Mix the applesauce and cinnamon.  You want a clay consistency, not too sticky, not too dry.  Roll the clay out in between two sheets of wax paper.  Roll it to a ½ in to 1/3 in thickness.  Too thick and it’ll take forever to dry.  Too thin and you can’t get it off the wax paper.  Cut out shapes with the cookie cutter.  Use the straw to make a hole for the ribbon.  Carefully remove the ornament with a knife and your fingers.  (This is when you realize it’s too thin or sticky.)  Move the ornament to a fresh piece of wax paper to dry.  (Because we’re in cramp quarters I placed mine on a wax papered cookie sheet, so they could be easily moved away from little hands at any time.)  If you need to leave the project, you can save the clay in a plastic container with a lid in the fridge for at least a week.  Let the shapes dry for two to three days.  Thread a ribbon through the hole and tie.

Metal Juice Lid Ornaments

I made these in Girl Scouts years ago.  Then I saw it online last year, and I thought it was a nifty idea.  Of course, you have to have metal juice lids, which can take some time to collect.  This is defiantly an older kid project.

Things you need:

Metal juice lids

A small wood board

A nail

A hammer

Ribbon

Marker (optional)

If you like, you can draw the dots of on the lid before you nail.  You can see the marker after you’re done, but mine looked better than when I free-handed it.  (Of course, that could just be me.)  Put the lid on the board.  Place the nail over the lid near the top.  Hammer the nail through the lid.  Since this is where you’ll run the ribbon, you might want to make this your biggest hole.  Continue to make holes of the design you want.  I made initials.  When finished, thread the ribbon through the top hole and tie.  (I am curious to see if these can be painted or polished, which will be an experiment for another time.)

Chocolate Dipped Spoons  with Marshmallows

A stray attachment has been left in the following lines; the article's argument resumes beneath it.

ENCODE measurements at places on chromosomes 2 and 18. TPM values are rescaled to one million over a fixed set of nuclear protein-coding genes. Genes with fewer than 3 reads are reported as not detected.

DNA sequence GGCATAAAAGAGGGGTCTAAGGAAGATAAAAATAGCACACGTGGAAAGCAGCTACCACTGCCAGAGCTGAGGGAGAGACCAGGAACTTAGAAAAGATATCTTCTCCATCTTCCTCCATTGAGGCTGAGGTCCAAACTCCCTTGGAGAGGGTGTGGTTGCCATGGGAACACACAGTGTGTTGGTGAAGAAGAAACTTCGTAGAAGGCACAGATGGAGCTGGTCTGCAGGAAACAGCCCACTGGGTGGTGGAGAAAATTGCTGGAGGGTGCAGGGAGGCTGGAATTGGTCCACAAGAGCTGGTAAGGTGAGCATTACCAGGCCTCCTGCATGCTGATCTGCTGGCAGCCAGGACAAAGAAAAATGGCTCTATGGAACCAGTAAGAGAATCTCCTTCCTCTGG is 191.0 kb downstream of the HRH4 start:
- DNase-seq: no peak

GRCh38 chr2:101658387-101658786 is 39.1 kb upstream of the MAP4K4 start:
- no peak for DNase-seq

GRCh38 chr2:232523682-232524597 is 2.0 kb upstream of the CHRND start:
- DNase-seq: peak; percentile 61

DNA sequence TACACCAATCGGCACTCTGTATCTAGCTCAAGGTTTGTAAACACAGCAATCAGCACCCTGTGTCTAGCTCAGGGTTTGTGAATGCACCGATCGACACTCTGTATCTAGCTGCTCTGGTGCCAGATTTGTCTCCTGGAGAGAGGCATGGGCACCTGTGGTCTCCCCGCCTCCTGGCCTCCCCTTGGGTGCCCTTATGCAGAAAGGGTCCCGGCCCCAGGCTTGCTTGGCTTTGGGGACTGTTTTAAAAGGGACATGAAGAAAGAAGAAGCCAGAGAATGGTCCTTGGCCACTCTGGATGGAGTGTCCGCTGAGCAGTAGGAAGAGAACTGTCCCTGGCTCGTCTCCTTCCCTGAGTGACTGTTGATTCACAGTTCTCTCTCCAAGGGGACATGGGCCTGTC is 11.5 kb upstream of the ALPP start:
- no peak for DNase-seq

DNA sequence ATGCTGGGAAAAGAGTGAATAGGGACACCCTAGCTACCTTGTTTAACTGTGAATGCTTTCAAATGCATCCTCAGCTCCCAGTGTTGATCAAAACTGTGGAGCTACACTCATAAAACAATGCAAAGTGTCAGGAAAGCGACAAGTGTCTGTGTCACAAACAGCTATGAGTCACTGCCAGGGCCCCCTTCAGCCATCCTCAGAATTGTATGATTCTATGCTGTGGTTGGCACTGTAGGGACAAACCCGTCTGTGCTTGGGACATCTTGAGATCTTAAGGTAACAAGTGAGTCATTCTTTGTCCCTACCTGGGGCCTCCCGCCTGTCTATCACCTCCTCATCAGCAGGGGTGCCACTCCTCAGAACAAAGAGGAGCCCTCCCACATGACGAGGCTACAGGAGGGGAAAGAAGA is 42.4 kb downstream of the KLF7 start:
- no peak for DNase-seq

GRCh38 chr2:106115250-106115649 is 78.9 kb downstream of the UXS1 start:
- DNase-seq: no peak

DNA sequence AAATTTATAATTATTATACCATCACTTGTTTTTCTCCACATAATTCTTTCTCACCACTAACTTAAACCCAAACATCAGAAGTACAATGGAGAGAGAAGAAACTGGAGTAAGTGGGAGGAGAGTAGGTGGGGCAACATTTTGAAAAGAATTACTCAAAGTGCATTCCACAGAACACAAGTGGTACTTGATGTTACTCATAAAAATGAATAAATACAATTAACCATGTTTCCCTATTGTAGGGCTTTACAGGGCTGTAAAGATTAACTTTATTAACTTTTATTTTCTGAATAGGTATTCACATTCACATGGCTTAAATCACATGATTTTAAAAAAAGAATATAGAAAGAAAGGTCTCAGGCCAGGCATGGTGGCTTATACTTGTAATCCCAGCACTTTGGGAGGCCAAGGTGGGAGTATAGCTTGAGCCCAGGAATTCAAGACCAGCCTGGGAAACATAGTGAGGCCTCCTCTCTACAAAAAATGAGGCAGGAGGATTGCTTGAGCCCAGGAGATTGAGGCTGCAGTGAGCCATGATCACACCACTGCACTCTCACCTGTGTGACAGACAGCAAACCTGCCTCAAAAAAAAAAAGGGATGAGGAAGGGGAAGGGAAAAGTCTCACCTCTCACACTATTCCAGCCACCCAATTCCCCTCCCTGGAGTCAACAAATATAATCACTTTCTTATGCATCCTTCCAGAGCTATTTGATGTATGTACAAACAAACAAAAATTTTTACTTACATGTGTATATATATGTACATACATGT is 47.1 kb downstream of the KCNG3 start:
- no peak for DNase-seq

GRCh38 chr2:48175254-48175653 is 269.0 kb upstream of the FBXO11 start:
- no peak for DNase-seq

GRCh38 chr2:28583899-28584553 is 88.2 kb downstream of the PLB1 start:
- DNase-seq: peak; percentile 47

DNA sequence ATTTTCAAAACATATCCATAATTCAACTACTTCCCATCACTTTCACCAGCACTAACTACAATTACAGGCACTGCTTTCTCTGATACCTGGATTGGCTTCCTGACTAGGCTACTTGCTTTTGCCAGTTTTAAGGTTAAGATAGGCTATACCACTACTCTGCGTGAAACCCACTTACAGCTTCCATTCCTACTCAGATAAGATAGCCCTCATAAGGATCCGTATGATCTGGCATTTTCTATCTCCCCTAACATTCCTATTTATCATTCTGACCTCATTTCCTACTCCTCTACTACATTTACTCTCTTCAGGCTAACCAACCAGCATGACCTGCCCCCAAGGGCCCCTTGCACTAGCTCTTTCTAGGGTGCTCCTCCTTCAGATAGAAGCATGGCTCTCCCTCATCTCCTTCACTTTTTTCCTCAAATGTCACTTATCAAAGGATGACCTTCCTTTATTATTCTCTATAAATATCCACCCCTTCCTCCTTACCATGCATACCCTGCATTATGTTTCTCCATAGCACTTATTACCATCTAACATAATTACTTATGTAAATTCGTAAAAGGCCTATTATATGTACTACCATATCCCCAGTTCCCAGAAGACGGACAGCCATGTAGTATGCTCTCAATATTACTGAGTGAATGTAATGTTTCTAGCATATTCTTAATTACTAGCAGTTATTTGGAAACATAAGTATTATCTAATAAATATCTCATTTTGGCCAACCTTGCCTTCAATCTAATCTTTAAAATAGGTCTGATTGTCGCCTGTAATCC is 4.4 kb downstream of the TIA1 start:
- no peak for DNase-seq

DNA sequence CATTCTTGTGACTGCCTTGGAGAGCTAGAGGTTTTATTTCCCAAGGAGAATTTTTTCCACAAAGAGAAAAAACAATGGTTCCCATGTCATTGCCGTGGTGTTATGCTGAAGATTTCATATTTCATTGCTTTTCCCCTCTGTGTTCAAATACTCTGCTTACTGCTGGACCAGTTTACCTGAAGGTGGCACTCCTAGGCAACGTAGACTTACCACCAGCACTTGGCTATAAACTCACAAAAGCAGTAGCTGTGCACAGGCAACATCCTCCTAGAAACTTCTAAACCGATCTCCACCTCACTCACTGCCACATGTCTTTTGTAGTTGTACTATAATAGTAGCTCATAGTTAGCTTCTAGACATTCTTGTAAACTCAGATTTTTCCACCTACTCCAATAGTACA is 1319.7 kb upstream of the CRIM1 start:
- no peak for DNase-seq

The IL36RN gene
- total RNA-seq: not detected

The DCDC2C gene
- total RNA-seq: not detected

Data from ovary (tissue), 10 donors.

I saw this somewhere in an old craft magazine.  Since I couldn’t find the magazine again, I just winged it.  Children can help dipping the spoons.  Because mine kept trying to eat the chocolate, they were forced out of the kitchen.

Things you need:

Plastic spoons

Melting chocolate (you can go with chocolate chips, but I went and bought chocolate made for making candies)

Bowl or jar

Wax paper

Plate or cookie sheet

Mini marshmallows

Different colored chocolate (optional)

Spoon or chocolate bag (optional)

Melt the chocolate according to the directions on the bag.  I prefer the double broiler method because I’ve burnt chocolate before (not good).  Dip the spoon to cover the bowl part of the spoon.  Wipe the back of the spoon against the bowl or jar to get excess chocolate off the back.  Place the spoon on the wax paper covered plate or cookie sheet (depending how much room you have in your freezer).  Place marshmallow into chocolate.  Repeat with other spoons until plate or cookie sheet are covered.  Place in freezer until chocolate is hard (anywhere from 5 to 15 minutes).  Dip spoons in chocolate again.  Place back on the plate and back into the freezer.  If you would like, you can melt more chocolate like white or colored to drizzle on the spoons.  When spoons are hardened, dip them for a third time in the chocolate.  If you want to, drizzle the chocolate over the chocolate spoons.  Put into freezer until hard.

This can be done without the marshmallow as well.  You can also flavor the chocolate too.

Gingerbread Men Ornaments

Every year I like to make an ornament with the boys.  This year we’re doing two.  This is the first one.  Both boys, at 4 and 2, were able to do this and had a lot of fun doing it.  I’m sure an 18 month old would be able to make these too.

Things you need:

Brown craft foam (I bet this would work with felt or brown paper)

Gingerbread man cookie cutter or template

Pen

Scissors

Craft foam stickers, markers, crayons, fabric paint, paint, glue, glitter, whatever you want to decorate with.  All things I have mentioned will work.